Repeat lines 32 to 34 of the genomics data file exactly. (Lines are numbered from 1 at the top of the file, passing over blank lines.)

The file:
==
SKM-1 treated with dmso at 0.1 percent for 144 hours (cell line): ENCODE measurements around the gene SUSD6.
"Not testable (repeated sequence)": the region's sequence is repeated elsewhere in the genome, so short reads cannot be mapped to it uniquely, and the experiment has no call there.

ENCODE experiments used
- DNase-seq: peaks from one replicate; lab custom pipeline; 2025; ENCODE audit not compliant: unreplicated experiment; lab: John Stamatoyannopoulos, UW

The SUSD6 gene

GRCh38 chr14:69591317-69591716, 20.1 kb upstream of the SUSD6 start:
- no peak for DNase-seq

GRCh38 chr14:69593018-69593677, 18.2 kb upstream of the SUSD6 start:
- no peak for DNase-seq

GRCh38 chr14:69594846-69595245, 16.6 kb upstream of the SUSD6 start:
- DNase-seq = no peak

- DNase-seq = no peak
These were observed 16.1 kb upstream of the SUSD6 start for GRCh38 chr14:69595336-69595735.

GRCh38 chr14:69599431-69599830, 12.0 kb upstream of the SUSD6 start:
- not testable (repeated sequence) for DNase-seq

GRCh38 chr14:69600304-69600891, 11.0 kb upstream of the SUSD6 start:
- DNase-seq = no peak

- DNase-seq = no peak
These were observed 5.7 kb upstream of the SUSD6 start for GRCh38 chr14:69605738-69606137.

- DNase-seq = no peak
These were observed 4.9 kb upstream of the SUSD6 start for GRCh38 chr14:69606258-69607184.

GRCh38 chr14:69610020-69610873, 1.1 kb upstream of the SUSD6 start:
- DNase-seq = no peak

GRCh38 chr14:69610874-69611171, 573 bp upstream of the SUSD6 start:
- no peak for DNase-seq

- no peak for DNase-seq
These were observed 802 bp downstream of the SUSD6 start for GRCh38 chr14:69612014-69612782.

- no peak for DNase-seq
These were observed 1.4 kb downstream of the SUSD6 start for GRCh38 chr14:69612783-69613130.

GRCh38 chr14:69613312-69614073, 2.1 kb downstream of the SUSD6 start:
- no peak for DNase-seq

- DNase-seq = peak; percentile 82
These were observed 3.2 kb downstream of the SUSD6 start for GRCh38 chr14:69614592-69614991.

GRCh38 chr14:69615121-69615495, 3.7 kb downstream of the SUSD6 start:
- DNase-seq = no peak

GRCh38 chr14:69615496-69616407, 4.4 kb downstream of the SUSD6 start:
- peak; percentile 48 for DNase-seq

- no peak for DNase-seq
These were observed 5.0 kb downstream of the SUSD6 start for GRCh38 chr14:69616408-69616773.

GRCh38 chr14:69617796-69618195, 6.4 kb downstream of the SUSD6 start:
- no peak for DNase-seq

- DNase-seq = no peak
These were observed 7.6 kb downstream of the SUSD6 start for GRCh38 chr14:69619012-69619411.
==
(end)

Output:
- DNase-seq = peak; percentile 82
These were observed 3.2 kb downstream of the SUSD6 start for GRCh38 chr14:69614592-69614991.

GRCh38 chr14:69615121-69615495, 3.7 kb downstream of the SUSD6 start: